The Beatles’ Press Officer Said Elvis Was a ‘Boring Old Fart’ When the Band Visited Him
In 1965, The Beatles visited Elvis Presley at his home in California. The band could hardly contain their excitement; they had idolized Elvis for years and finally had the chance to meet him. Though the visit was a bit awkward at first, each of The Beatles walked away from it happy they had met Elvis. The same could not be said for their press officer, Tony Barrows, who found the meeting quite dull.
The Beatles visited Elvis Presley in 1965
In 1965, after several years of trying, The Beatles had the opportunity to meet with Elvis.
“We met Elvis Presley at the end of our stay in LA,” Paul McCartney said in The Beatles Anthology. “We’d tried for years to, but we could never get to him. We used to think we were a bit of a threat to him and Colonel Tom Parker, which ultimately we were. So although we tried many times, Colonel Tom would just show up with a few souvenirs and that would have to do us for a while. We didn’t feel brushed off; we felt we deserved to be brushed off. After all, he was Elvis, and who were we to dare to want to meet him? But we finally received an invitation to go round and see him when he was making a film in Hollywood.”
At first, their meeting was a bit awkward; everyone stood around, waiting for someone to make a move. After a time, though, they settled in. McCartney and John Lennon began jamming with Elvis, George Harrison began searching for marijuana, and Ringo Starr started a game of pool.
The Beatles would go on to say that they enjoyed their time with Elvis; McCartney even said it was “one of the great meetings” of his life. Barrow did not feel the same way, though.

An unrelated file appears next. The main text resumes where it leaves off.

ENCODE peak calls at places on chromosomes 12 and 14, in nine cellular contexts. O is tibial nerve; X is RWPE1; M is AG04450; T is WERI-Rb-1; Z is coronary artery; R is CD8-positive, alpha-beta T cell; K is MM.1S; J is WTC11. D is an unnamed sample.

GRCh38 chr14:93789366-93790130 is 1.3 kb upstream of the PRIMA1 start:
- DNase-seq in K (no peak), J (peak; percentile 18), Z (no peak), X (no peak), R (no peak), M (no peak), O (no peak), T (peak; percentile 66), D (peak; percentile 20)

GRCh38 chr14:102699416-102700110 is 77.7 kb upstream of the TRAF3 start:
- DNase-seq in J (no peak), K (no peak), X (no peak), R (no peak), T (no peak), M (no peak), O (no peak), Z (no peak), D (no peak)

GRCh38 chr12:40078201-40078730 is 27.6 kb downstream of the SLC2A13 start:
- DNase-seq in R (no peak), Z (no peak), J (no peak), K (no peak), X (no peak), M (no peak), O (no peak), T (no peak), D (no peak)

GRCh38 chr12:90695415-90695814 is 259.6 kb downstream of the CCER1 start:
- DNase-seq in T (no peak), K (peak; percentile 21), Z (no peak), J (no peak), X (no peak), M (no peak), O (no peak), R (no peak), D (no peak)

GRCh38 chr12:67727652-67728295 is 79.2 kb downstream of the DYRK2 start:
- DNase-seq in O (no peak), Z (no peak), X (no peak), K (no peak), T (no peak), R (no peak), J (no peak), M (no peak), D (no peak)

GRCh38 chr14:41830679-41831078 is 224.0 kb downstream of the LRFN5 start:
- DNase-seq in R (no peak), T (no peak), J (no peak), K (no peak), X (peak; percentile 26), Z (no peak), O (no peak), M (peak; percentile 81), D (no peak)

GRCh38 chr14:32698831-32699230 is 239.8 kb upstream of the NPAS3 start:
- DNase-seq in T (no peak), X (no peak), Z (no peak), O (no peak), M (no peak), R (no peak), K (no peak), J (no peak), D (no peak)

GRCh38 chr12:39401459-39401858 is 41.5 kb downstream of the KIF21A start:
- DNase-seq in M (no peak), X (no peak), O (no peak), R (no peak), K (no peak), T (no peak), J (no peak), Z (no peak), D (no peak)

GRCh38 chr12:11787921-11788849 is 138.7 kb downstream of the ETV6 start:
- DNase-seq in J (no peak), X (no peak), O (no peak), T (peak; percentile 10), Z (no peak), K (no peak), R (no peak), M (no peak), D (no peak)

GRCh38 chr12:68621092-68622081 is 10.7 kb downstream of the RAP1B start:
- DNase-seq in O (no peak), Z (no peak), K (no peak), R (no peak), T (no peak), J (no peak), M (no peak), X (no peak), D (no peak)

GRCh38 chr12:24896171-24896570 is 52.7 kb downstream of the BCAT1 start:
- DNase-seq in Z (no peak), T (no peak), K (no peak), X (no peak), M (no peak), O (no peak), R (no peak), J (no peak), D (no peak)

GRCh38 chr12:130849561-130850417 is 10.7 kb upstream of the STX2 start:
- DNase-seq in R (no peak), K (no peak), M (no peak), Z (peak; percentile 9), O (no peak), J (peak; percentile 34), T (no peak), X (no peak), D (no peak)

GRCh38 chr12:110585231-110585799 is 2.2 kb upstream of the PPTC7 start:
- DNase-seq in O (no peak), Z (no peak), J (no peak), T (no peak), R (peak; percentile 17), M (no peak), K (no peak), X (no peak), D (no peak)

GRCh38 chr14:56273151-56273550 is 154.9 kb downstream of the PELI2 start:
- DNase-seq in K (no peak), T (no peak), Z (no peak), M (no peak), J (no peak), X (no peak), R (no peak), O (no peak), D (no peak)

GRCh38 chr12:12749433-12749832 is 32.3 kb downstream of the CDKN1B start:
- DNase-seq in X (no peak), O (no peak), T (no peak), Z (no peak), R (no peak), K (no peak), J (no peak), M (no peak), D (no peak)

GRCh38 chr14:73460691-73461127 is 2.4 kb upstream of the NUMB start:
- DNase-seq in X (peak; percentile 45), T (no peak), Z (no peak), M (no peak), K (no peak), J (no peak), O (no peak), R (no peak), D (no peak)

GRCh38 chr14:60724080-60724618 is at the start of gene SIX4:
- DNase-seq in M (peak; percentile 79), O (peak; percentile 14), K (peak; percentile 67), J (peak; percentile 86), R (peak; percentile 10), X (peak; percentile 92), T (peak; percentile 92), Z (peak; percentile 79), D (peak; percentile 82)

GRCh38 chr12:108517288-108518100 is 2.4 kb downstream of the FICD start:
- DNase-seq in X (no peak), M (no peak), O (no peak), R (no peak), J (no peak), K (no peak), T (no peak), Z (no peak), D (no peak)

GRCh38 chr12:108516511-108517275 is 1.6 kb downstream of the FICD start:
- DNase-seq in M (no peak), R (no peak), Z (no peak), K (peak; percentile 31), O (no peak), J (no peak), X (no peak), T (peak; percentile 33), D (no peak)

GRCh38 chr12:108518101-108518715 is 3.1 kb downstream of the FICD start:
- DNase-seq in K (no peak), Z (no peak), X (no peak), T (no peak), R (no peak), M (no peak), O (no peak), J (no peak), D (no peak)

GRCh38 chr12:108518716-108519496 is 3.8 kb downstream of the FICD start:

“To be honest,” he said, per the book Careless Love: The Unmaking of Elvis Presley by Peter Guralnick, “I’d describe Elvis on that showing as a boring old fart — but I do know Ringo enjoyed his game of pool.”
The Beatles were more impressed by Elvis Presley than Tony Barrow was
While The Beatles would have disappointing encounters with Elvis in the future, they said they walked away from this meeting happy.
“I think he liked us,” McCartney said. “I think at that time he may have felt a bit threatened, but he didn’t say anything. We certainly didn’t feel any antagonism.”
Harrison described the meeting as “one of the highlights of the tour,” and Lennon admired Elvis’ large home.
“It was very exciting, we were all nervous as hell, and we met him in his big house in LA — probably as big as the one we were staying in, but it still felt like, ‘Big house, big Elvis.’ He had lots of guys around him, all these guys that used to live near him (like we did from Liverpool; we always had thousands of Liverpool people around us, so I guess he was the same),” he said. “And he had pool tables! Maybe a lot of American houses are like that, but it seemed amazing to us; it was like a nightclub.”
The band eventually grew disappointed in the American artist
After this first meeting, The Beatles began to lose faith in Elvis. His career took a downturn, and, even worse, he grew to resent them.
“The saddest part is that, years and years later, we found out that he tried to have us banished from America, because he was very big with the FBI,” Starr said. “That’s very sad to me, that he felt so threatened that he thought, like a lot of people, that we were bad for American Youth.”
Lennon believed that Elvis’ career began to sink after he joined the army, which occurred before The Beatles met him.
“He played some good stuff after the army, but it was never quite the same,” he said. “It was like something happened to him psychologically. Elvis really died the day he joined the army. That’s when they killed him, and the rest was a living death.”